if (key.equalsIgnoreCase("root")) {
         return new File(System.getProperty("user.dir")).getParentFile();
      } else {
         throw new IllegalArgumentException("Key not supported: " + key);
      }
   } 
   public static void main(String args[]) throws Exception {
      //load default tags and formats and add custom functions
      InterpreterUtil.loadDefaultJatoDefs();
      InterpreterUtil.addFunction(new PermFunction());
      JavaToXml jtox = new JavaToXml();
      jtox.setHelperClass("FileToXml");
      jtox.setSaveOption(true, "site.xml");
      org.jdom.Document doc = jtox.transform();
   } 
}

To run this script, simply type:

> java FileToXml

To run the code in the debugger as shown earlier, change the main() as follows:

public static void main(String args[]) throws Exception {
   InterpreterUtil.loadDefaultJatoDefs();
   //register custom functions
   InterpreterUtil.addFunction(new PermFunction());
   //have to turn debug generation on
   InterpreterUtil.setDebugEnabled(true);
   Interpreter jato = InterpreterUtil.createInterpreter(new FileToXml());
   //create and launch the debugger
   JatoDebugger debug = new JatoDebugger(jato);
   jato.attachDebugger(debug);
   Document doc = debug.transform();
   //save the file
   FileOutputStream xmlOS = new FileOutputStream("site.xml");
   new XMLOutputter("   ", true).output(doc, xmlOS);
   xmlOS.close();
}

Bringing up the debugger requires several calls. Before creating the interpreter, you must enable debugging by invoking the InterpreterUtil.setDebugEnabled(true). After creating the Jato interpreter, create a debugger instance and attach it to the interpreter. Instead of invoking the interpreter's transform() method directly, invoke the debugger's transform() method. If you wish to debug your Java code interfaced by Jato, start this program in your favorite Java debugger. You can then set breakpoints in the Java debugger and the Jato debugger and step through the execution of the script and the Java code. Wow, hours of free entertainment!

Create elements using <Jato:element>

So far, all scripts have created elements by placing regular XML tags in the script. Sometimes, however, there is a need to create an element programmatically. XML elements can be explicitly created using the <Jato:element> tag. The <dir> tag in our script could be created as follows:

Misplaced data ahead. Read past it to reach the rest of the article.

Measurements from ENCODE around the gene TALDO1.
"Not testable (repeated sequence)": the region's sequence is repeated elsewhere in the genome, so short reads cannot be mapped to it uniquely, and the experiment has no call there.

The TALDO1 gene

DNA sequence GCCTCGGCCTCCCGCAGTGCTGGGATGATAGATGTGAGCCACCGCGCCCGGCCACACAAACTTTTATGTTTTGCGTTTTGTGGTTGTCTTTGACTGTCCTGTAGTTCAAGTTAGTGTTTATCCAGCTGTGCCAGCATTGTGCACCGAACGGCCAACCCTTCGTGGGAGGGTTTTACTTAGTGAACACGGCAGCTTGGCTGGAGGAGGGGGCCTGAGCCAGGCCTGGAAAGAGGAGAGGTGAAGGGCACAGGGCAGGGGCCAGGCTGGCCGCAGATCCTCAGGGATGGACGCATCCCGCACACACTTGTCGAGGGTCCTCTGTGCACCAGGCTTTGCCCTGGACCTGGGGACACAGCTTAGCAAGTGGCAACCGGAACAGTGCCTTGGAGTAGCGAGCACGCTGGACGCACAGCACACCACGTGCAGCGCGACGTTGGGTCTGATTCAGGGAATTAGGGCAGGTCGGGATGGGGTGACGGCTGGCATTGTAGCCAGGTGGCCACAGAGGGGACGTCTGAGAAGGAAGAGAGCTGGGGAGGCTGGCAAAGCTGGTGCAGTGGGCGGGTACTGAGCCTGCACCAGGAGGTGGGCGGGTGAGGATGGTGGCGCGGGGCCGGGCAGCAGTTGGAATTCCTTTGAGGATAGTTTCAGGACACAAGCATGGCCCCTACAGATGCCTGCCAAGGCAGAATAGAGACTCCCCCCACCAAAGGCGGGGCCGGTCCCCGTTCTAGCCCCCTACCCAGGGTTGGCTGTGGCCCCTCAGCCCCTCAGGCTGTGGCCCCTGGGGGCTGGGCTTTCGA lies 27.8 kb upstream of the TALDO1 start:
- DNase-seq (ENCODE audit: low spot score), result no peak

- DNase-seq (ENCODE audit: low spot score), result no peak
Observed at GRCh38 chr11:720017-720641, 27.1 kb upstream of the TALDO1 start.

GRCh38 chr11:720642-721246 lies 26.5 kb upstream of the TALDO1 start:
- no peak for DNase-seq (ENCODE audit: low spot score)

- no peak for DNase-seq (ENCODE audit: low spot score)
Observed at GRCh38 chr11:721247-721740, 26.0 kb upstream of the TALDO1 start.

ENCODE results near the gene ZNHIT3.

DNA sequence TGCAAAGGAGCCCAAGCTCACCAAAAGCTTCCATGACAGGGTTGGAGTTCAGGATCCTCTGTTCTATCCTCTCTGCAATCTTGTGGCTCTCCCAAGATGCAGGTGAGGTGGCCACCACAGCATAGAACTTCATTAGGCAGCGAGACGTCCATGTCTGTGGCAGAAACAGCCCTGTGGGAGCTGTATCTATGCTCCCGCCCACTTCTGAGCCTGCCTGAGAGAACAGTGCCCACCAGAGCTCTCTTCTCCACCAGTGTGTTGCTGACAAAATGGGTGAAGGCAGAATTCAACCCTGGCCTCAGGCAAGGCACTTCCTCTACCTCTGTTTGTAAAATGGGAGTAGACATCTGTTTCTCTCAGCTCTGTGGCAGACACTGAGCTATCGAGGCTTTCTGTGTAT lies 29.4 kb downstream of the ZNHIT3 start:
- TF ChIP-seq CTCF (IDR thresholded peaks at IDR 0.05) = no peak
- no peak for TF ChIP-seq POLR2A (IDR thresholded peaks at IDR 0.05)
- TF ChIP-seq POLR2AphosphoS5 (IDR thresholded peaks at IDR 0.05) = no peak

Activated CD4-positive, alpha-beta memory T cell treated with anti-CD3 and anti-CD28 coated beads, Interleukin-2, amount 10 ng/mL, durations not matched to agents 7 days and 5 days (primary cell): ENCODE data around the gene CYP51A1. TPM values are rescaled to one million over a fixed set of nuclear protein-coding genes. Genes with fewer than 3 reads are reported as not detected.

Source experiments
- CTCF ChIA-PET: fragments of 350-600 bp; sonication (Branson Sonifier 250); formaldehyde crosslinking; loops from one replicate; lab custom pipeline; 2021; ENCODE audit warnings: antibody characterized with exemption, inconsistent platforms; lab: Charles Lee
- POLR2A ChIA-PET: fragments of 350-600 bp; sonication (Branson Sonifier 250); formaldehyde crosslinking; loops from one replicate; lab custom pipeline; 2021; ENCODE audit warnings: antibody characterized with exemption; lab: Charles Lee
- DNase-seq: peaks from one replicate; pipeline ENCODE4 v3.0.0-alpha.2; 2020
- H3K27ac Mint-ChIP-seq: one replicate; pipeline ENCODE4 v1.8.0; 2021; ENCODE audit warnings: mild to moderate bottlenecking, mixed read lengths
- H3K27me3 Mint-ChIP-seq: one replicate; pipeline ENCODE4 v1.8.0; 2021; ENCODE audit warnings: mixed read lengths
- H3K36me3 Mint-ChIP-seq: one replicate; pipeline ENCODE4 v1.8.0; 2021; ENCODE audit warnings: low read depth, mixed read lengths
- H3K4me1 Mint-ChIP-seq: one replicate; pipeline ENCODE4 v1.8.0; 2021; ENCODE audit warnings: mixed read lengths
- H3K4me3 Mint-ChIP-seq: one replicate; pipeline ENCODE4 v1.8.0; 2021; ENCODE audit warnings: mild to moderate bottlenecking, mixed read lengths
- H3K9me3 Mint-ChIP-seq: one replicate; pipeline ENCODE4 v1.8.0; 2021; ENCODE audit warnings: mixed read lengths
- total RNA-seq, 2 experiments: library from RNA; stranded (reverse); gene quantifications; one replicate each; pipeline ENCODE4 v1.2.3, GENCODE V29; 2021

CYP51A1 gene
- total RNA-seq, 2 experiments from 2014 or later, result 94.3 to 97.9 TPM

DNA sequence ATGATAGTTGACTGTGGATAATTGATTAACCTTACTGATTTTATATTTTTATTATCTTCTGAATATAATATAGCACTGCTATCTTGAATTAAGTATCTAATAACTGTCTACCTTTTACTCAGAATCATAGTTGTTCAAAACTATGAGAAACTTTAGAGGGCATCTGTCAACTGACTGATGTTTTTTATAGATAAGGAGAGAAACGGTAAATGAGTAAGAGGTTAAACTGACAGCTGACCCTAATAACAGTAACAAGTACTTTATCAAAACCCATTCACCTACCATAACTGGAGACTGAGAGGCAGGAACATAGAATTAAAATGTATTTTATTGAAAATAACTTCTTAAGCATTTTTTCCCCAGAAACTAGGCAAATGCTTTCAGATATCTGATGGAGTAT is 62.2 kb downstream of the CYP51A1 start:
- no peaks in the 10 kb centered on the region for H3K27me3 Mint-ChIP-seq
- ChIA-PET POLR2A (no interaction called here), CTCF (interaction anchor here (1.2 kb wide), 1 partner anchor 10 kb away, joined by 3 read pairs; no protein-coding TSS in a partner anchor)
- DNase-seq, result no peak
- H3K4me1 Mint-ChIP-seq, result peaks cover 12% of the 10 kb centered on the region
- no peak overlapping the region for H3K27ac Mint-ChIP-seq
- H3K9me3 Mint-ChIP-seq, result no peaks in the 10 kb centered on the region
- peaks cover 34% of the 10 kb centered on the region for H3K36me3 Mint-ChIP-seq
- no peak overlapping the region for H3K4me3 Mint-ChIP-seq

<Jato:element name='dir' invoke='listFiles' recurse='true'>

This tag instructs Jato to:

  1. invoke='listFiles': Invoke the listFiles() method
  2. name='dir': Create a <dir> element for each object returned by the listFiles() method
  3. recurse='true': Perform the same command on each object returned by the listFiles() method

Of course, listFiles() returns an array of files that includes directories and files, so this command would create <dir> tags for files and directories. Considering that, we need some way to filter the objects returned by listFiles() so that it returns directories only.

Pass parameters to Java methods using <Jato:param>

The File class contains a means to filter the files returned by the listFiles() method by passing a java.io.FileFilter instance to the method. This requires that Jato pass an implementation of the FileFilter interface to the method. To pass parameters to methods, we employ the <Jato:param> tag. However, before looking at passing parameters, let's implement our filter class.

The File class contains a version of listFiles() with the following signature:

File[] listFiles(java.io.FilenameFilter filter)

In this case, FilenameFilter is a single method interface:

public interface FilenameFilter {
   public boolean accept(File dir, String name);
}

In our situation, we would implement FilenameFilter to filter all nondirectory files:

public class DirFilter implements FilenameFilter {
   public boolean accept(File dir, String name) {
      return new File(dir, name).isDirectory();
   }
}

How does it work? If writing straight Java, the code to obtain a list of directories contained in the current directory would be:

File curr = new File(".");         //get current directory
DirFilter df = new DirFilter();    //creat a filter
File list[] = curr.listFiles(df);  //get list of directories

Returning to our Jato example, we need to create an instance of DirFilter and pass it to listFiles() when creating <dir> elements. The new 'dir' macro is shown in Listing 7:

Listing 7: 'dir' macro that uses <Jato:element> to create XML <dir> tags

1 2 3 Page 2
Page 2 of 3